There’s going to be a massive, one-time increase in the NBA’s salary cap when the league’s new television deal kicks in before the 2016-17 season, Brian Windhorst of ESPN reports.
The current cap is $US66.3 million. By our maths, it will jump to $US88.8 million in 2016-17 — the biggest single-year increase in league history.
The league had been pushing for a “smoothing” proposal to increase the cap gradually over a series of years, but Windhorst reports that the players rejected that proposal.
The increase is going to have widespread implications for player movement in the next two years. Some of the most significant:
1. Players have an incentive to sign long-term deals in 2016 instead of 2015. We could see a lot of one-year contracts this summer. Players would much rather hit free agency in 2016 than 2015.
For 2015 free agents who could get a max contract (LeBron James, Kevin Love, Marc Gasol, DeAndre Jordan, LaMarcus Aldridge, Goran Dragic), the value of a max deal will be worth tens of millions of dollars more in 2016 than 2015. Even for guys who aren’t going to get max contracts, it’s smarter to wait and hit the market in 2016 when every team in the league is flush with cash.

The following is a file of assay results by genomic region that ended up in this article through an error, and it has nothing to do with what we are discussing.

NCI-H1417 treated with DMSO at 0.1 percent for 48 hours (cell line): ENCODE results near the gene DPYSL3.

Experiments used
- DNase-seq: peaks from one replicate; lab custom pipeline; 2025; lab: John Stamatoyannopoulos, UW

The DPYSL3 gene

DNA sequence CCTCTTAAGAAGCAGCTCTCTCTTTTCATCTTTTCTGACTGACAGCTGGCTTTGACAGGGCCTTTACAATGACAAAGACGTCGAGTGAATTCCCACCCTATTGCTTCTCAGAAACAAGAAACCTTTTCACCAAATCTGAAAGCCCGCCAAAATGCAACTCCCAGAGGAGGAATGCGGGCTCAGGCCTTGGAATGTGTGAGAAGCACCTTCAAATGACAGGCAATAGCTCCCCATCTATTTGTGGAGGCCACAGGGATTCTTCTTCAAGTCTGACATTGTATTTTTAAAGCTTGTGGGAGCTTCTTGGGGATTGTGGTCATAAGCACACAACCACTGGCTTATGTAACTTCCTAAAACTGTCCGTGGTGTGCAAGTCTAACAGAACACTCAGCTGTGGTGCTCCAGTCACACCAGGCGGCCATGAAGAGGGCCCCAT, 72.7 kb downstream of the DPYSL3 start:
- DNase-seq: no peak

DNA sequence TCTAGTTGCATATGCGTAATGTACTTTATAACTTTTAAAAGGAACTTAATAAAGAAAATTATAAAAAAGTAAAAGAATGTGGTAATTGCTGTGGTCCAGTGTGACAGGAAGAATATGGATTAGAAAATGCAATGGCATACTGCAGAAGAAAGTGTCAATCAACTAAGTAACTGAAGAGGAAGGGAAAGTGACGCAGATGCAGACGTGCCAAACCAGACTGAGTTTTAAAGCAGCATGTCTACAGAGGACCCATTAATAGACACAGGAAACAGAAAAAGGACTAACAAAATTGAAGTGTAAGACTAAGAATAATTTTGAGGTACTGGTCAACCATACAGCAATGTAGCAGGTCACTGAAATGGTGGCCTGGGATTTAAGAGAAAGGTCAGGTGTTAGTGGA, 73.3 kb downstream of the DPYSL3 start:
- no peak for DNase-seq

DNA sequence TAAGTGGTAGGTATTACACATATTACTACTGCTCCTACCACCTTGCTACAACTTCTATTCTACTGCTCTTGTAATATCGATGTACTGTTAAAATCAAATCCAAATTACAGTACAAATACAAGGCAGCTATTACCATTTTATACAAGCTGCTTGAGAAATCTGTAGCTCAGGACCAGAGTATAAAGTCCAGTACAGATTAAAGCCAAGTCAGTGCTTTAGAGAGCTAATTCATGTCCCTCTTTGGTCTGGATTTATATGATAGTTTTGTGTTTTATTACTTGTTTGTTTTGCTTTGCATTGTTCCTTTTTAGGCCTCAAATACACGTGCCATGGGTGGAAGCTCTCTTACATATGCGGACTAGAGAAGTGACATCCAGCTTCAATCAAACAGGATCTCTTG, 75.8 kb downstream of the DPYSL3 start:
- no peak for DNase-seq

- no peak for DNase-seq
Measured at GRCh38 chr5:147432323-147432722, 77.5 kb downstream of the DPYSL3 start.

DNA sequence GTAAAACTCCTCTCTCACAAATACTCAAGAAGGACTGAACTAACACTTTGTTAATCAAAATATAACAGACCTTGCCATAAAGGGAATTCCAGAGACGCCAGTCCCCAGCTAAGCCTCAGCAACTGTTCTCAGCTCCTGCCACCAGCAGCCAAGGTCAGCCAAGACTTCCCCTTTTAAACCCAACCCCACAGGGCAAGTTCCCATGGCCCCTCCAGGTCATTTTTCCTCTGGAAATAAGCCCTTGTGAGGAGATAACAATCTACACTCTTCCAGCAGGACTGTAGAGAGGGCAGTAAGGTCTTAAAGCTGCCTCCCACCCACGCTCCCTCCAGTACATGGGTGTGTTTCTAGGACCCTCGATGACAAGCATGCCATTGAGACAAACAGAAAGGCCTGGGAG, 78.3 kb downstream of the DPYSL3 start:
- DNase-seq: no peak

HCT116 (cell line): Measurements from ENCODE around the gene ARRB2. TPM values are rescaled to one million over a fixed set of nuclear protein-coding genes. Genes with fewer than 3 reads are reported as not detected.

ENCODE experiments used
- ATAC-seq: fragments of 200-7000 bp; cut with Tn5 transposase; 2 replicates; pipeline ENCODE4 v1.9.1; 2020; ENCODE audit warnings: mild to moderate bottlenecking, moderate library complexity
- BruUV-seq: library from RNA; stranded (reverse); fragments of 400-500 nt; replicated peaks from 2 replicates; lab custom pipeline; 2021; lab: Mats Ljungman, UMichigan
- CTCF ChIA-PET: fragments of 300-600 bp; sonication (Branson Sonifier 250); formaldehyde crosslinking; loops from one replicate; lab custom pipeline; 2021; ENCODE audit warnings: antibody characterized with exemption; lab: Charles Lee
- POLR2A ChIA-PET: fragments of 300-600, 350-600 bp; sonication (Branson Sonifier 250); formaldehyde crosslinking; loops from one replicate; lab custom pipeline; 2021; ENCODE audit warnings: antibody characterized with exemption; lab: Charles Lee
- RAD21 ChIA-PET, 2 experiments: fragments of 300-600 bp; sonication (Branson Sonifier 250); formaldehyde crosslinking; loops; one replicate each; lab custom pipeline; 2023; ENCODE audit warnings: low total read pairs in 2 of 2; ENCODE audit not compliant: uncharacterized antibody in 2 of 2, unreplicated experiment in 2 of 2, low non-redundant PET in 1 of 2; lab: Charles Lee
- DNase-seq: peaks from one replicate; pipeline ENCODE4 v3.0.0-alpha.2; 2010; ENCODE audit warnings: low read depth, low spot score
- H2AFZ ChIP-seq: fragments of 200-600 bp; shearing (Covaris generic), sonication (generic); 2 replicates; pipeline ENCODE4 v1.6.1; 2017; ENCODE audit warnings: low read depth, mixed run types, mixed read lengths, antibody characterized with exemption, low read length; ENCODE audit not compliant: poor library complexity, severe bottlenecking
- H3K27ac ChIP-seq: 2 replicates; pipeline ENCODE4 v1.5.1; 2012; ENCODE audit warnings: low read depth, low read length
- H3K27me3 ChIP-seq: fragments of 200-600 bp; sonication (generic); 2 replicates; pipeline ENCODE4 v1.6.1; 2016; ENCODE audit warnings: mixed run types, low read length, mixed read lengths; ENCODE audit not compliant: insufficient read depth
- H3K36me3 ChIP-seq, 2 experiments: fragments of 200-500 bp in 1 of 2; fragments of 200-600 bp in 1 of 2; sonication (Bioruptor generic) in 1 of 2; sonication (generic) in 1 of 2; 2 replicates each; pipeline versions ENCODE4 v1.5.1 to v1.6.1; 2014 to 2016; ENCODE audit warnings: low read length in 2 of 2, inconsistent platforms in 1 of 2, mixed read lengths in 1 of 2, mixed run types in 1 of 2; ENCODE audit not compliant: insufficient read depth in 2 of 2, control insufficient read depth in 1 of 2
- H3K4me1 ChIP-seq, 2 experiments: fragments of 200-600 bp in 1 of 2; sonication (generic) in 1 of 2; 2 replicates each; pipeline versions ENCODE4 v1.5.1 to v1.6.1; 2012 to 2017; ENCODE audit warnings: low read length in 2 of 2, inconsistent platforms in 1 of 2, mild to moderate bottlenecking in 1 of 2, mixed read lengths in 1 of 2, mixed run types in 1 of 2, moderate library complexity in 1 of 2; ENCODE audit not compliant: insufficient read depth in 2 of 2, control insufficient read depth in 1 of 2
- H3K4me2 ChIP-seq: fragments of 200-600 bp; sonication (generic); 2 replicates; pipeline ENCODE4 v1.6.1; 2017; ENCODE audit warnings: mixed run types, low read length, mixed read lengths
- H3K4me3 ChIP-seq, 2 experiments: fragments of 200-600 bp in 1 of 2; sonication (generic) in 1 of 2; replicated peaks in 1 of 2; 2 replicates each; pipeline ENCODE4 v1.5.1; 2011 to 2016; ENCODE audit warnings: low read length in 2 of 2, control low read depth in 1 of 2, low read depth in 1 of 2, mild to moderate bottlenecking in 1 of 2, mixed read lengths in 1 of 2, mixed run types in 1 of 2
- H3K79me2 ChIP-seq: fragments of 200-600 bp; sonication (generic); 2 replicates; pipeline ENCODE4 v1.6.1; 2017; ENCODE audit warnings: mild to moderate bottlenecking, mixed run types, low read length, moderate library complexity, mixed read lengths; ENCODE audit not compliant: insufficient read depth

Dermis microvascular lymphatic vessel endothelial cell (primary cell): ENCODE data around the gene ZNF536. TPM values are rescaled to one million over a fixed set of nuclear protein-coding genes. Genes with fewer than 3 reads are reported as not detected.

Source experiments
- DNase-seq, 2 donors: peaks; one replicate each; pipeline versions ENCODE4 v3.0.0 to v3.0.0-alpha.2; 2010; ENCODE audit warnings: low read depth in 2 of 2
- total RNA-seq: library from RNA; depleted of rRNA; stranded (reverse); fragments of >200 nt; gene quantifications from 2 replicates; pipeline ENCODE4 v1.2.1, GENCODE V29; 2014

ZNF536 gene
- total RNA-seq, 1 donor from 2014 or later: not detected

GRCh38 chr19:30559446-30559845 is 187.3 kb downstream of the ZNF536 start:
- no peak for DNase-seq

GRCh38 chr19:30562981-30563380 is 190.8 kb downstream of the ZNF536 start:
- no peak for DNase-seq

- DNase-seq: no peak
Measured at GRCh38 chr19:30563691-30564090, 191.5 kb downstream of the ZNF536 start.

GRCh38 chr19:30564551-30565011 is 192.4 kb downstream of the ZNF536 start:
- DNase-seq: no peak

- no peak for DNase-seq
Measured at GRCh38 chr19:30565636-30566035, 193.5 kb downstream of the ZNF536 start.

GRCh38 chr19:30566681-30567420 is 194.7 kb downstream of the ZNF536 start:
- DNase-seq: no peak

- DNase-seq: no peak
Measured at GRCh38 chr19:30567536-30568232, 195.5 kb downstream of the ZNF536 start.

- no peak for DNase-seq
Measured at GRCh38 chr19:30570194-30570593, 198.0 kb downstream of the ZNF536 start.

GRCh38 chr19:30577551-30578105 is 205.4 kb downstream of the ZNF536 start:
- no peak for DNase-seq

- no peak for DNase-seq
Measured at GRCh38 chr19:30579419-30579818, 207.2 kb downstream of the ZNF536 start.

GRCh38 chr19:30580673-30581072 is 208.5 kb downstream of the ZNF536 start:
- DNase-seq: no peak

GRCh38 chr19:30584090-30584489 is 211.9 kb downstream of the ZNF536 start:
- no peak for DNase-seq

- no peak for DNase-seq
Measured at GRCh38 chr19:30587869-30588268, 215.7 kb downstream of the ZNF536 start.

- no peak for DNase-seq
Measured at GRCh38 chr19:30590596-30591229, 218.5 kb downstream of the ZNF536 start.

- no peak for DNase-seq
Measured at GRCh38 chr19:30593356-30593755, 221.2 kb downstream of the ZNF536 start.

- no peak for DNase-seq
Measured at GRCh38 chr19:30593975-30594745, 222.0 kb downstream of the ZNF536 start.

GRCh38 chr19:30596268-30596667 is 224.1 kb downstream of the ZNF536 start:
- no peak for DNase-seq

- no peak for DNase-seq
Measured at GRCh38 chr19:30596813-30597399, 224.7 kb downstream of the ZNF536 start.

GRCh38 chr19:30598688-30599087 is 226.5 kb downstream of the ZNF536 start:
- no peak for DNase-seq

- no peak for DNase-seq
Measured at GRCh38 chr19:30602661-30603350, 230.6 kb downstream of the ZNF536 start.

As a result, there’s going to be more uncertainty. Love, for example, might decide to take a one-year deal (or just not opt-out of his current contract) instead of committing himself to a long-term contract. Teams that are banking on big-money free agents (Lakers, Knicks) might be forced to wait another year.
If enough guys sign one-year deals, we could be in for an absolute frenzy in the summer of 2016, with a significant proportion of the league’s players on the market.
2. Guys are going to get overpaid this summer. Knowing that they’re going to have more money than they know what to do with in 2016, teams are going to be more willing to give free agents monster deals in 2015. An $US8 million player under the old cap might be worth $US12 million under the new cap. Guys like Brandon Knight — solid starters but not “max” players, stand to benefit from this shift.
3. A bunch of contracts just became much more valuable. There’s a generation of guys who signed max contract extensions around 2013 that are going to suddenly be on cheap-looking deals come 2016-17. DeMarcus Cousins is the prime example. He’ll make $US17 million in 2016-17 and $US18 million in 2017-18. By that time, the max contract will be worth around $US30 million per year, and Cousins will be underpaid by more than $US10 million.
That’s a huge factor when it comes to trades and roster building. Even if Cousins becomes disgruntled in Sacramento, the Kings would be crazy to trade him because he’s on the most team-friendly contract in the league.
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